Like most of Fuji’s Superia film, there’s an unmistakable green cast to images which shows prominently in shadow detail. The resultant images aren’t unpleasant, but those with the means and inclination may want to bump the tint slider in your favorite photo editing app to help push things a bit more toward proper white balance. In certain situations, the slight green cast can serve to accentuate our scene, such as when shooting in a forest or making shots of wildlife. Think of this as part of the film’s profile, just as we’d think of Portra’s inherent warmth or Delta 3200’s pronounced grain, and we’ll begin to discern a real use for what some describe as an unpleasant characteristic.
Beyond color rendition, Superia/Natura 1600 further impresses with its exceptional grain structure. Higher ISO films have a general tendency to produce gobs of lumpy grain, and can end up making somewhat muddy images. Natura 1600, on the other hand, is a remarkably sharp film. The sharpness we’re seeing from this film looks more like the grain we’re used to seeing in a 400 speed film. Side by side with Fuji’s own Superia 400 shows just how smooth this stuff is. Just be sure to send this film to a good lab, because scanner quality is crucial to realizing good results from this high speed film.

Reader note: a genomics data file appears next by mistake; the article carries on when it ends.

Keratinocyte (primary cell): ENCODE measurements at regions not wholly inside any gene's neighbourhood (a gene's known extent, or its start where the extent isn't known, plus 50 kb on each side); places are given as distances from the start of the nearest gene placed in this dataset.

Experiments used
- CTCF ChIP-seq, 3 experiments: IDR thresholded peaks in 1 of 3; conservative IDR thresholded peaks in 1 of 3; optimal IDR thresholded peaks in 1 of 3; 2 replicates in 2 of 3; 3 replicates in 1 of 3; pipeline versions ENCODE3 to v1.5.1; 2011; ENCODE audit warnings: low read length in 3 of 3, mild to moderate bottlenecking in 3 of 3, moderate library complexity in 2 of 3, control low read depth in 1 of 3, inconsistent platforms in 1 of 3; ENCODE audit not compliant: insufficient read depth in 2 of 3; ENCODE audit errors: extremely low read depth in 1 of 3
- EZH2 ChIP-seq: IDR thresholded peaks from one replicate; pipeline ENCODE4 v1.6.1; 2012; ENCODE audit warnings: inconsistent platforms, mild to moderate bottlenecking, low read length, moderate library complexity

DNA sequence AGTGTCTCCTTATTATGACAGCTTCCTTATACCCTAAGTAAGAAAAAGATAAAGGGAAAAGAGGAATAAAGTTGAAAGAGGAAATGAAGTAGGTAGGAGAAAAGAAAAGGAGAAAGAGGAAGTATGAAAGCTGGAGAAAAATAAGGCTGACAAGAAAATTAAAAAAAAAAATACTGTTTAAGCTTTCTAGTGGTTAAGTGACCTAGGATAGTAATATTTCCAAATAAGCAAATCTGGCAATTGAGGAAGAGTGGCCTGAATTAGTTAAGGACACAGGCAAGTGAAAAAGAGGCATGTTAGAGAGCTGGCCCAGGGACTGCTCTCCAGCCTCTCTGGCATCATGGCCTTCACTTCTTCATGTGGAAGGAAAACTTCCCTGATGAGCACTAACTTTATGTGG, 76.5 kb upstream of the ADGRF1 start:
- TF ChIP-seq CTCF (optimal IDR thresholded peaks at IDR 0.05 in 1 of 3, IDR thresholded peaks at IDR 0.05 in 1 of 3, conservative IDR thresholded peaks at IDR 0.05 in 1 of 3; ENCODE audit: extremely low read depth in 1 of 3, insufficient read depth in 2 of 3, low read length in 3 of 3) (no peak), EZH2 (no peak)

This profile’s words by Dustin and James, photos by the CP staff. Shots in the galleries were made with an Olympus OM2 (50mm F/1.4 Zuiko), Minolta a7 (100mm Macro), and a Contax G2 (45mm F/2 Planar). Processing handled by The Darkroom in San Clemente, CA.
What’s most notable about Fuji’s 1600 speed film is just how adaptable it is to a massive range of shooting styles. Street photography at night? No problem. A walk in the woods? Easy. Macro photos (where light is always diminished greatly by bellows or extension tubes)? We did that. And shooters whose preferred glass are zoom lenses, which traditionally have slower maximum apertures compared to prime lenses, Superia 1600 is a must-shoot film. The only instance where this film’s high sensitivity might hamper our creative efforts is when we’re shooting fast primes on a bright day, and even then it’ll only cause issues with cameras that have a relatively slow maximum shutter speed. For the most part, Superia 1600 is a great film no matter what we’re shooting. It allows us to get the shot with a nice fast shutter speed, effectively eliminating worries over camera shake and mirror slap, and allowing us to travel without lugging around a bulky tripod.